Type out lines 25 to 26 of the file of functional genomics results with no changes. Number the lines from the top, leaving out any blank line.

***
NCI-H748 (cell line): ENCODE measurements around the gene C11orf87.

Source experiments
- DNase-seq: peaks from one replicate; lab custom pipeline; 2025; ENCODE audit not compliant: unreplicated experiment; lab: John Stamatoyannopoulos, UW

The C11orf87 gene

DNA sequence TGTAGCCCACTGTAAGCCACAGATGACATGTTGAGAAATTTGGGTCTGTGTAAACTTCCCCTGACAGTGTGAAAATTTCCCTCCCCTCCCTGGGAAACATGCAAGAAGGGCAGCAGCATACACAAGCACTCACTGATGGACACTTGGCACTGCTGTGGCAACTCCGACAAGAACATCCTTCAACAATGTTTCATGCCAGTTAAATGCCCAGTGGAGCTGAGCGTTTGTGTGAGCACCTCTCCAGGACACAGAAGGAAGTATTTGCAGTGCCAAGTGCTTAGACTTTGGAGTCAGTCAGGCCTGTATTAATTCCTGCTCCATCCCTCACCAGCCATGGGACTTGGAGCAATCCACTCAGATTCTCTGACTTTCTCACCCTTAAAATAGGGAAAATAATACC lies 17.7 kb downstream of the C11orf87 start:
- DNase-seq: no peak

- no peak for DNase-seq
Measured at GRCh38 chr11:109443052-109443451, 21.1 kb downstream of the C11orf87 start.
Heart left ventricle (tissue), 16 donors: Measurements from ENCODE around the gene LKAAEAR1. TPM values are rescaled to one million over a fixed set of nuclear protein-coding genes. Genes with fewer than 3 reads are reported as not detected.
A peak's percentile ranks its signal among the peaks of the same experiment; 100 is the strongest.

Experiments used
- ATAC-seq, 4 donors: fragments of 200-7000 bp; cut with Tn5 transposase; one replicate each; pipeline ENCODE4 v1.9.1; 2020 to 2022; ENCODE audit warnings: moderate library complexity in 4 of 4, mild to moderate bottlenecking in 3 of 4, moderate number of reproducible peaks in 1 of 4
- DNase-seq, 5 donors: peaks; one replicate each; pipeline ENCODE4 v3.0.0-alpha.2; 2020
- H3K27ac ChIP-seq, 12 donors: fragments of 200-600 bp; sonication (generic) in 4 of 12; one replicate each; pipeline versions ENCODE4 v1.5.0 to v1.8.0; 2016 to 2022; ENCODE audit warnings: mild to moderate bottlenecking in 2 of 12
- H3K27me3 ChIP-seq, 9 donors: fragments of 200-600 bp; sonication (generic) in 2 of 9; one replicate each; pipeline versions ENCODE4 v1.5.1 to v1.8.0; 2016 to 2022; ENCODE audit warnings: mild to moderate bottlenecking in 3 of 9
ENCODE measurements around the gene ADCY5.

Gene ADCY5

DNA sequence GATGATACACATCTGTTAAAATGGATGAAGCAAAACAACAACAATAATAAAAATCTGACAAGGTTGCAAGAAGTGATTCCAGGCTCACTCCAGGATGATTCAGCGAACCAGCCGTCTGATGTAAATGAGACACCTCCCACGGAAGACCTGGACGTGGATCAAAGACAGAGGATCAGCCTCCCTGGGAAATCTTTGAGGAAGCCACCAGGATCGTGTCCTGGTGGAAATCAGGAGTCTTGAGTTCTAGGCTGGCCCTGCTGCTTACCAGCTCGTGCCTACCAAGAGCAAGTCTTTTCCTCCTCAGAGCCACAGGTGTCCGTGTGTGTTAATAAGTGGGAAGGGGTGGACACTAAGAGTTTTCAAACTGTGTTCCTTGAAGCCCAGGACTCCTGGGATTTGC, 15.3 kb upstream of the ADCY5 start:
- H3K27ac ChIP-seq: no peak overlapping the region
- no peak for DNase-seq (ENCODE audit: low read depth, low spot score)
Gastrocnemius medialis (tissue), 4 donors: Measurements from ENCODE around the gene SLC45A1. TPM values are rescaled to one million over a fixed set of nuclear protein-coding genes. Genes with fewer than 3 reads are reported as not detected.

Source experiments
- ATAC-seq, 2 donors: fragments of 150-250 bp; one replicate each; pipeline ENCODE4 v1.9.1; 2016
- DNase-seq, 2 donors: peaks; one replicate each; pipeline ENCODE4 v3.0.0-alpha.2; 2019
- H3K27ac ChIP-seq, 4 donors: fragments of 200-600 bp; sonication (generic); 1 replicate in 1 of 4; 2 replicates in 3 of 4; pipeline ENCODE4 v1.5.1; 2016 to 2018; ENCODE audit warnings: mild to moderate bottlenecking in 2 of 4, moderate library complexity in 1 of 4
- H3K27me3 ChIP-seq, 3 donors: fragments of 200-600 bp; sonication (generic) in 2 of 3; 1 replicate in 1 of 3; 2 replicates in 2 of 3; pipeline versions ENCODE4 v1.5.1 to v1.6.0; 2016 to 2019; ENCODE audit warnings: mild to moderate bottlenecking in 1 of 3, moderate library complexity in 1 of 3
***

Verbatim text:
- H3K27ac ChIP-seq, 4 donors: fragments of 200-600 bp; sonication (generic); 1 replicate in 1 of 4; 2 replicates in 3 of 4; pipeline ENCODE4 v1.5.1; 2016 to 2018; ENCODE audit warnings: mild to moderate bottlenecking in 2 of 4, moderate library complexity in 1 of 4
- H3K27me3 ChIP-seq, 3 donors: fragments of 200-600 bp; sonication (generic) in 2 of 3; 1 replicate in 1 of 3; 2 replicates in 2 of 3; pipeline versions ENCODE4 v1.5.1 to v1.6.0; 2016 to 2019; ENCODE audit warnings: mild to moderate bottlenecking in 1 of 3, moderate library complexity in 1 of 3